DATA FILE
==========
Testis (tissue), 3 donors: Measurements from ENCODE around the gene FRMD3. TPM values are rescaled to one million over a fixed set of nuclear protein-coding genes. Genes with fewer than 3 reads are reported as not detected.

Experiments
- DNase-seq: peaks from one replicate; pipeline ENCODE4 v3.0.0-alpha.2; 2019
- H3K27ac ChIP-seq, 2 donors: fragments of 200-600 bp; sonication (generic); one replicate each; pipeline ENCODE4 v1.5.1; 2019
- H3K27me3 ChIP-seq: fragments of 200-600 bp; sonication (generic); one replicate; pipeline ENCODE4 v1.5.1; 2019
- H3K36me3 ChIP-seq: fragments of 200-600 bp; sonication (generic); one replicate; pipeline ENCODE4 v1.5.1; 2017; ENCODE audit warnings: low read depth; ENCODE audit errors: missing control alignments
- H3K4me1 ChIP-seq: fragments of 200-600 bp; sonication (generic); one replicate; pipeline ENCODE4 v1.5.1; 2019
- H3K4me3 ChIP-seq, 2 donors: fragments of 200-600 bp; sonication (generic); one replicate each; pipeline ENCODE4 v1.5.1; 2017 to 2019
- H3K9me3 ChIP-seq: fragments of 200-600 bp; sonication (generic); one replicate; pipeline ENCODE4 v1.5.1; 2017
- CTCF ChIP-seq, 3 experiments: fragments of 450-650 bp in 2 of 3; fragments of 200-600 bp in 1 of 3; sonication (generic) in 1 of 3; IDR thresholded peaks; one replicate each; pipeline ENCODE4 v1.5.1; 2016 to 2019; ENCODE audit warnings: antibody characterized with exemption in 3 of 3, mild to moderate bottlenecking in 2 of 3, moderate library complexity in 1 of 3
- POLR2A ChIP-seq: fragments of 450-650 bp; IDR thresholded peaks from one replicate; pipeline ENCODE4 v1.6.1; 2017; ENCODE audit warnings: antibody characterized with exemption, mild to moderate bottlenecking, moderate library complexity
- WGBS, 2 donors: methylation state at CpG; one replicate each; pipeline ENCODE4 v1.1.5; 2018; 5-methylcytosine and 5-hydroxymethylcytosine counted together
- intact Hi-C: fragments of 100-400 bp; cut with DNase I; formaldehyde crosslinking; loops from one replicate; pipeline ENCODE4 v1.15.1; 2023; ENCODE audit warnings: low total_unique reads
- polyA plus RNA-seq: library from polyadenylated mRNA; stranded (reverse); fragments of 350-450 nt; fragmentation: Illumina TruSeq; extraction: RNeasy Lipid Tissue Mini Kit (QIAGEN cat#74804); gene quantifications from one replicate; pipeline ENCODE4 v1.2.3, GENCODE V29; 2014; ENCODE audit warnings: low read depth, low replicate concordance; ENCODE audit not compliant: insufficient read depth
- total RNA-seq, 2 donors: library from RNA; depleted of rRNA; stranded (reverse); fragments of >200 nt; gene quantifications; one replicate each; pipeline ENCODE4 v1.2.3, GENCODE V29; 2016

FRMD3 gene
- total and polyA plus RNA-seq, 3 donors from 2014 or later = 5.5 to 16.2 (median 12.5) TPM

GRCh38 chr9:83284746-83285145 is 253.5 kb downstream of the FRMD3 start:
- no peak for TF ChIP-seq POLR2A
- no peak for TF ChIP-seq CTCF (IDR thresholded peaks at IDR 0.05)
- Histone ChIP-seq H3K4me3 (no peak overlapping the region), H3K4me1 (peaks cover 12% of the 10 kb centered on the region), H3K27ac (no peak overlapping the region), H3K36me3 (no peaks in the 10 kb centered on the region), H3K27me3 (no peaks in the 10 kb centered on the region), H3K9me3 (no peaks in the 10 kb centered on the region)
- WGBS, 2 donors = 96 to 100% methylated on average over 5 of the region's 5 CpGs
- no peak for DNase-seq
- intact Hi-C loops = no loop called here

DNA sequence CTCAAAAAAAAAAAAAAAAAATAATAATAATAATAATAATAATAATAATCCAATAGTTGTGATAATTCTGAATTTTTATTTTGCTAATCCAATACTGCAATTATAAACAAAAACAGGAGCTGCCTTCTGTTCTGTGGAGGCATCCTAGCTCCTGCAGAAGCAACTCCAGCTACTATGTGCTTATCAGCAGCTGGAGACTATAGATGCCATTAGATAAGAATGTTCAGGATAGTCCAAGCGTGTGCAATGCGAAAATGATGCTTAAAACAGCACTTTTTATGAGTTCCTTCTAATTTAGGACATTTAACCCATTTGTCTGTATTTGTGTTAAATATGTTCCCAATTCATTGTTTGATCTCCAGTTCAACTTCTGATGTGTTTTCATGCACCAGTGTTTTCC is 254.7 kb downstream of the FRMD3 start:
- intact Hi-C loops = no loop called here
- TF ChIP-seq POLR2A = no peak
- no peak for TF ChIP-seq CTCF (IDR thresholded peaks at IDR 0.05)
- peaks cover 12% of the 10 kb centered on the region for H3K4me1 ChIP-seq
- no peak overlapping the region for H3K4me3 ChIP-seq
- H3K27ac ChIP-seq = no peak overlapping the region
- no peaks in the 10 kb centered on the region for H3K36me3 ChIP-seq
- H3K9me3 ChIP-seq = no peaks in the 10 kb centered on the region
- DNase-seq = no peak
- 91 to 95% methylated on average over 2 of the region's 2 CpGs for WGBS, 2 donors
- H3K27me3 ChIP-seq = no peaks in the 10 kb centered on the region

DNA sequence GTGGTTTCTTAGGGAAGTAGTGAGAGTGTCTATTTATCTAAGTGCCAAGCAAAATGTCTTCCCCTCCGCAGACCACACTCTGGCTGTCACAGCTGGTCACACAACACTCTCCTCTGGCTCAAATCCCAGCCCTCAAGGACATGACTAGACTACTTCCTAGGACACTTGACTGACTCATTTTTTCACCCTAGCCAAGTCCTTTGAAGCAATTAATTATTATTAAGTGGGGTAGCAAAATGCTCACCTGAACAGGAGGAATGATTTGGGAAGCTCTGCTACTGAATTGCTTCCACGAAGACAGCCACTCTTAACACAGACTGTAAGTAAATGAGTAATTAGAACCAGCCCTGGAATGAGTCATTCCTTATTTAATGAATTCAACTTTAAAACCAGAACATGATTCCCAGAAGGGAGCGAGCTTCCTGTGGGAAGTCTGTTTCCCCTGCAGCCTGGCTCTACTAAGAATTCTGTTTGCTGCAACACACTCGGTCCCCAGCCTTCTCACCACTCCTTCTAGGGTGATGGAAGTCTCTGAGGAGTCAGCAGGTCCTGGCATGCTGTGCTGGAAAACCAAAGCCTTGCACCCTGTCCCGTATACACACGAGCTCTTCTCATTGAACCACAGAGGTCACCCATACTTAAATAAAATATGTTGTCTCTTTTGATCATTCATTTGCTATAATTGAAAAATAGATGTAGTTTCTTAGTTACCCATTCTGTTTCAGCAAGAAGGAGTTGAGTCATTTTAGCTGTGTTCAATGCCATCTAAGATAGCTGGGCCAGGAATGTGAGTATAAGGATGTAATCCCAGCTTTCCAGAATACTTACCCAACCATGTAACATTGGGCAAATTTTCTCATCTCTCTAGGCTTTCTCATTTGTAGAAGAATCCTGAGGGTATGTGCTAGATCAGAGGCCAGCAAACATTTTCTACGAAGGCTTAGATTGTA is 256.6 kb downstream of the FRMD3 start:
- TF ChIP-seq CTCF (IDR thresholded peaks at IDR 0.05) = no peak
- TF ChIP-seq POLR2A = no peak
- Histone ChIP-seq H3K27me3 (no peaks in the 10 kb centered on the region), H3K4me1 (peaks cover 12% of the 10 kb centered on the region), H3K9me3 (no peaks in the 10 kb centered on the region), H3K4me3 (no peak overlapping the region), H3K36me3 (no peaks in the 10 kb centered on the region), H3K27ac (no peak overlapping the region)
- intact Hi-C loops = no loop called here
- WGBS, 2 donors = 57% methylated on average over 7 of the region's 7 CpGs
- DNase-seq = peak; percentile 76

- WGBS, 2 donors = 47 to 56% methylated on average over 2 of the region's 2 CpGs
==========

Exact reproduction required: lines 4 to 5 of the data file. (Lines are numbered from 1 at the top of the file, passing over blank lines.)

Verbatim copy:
- H3K27ac ChIP-seq, 2 donors: fragments of 200-600 bp; sonication (generic); one replicate each; pipeline ENCODE4 v1.5.1; 2019
- H3K27me3 ChIP-seq: fragments of 200-600 bp; sonication (generic); one replicate; pipeline ENCODE4 v1.5.1; 2019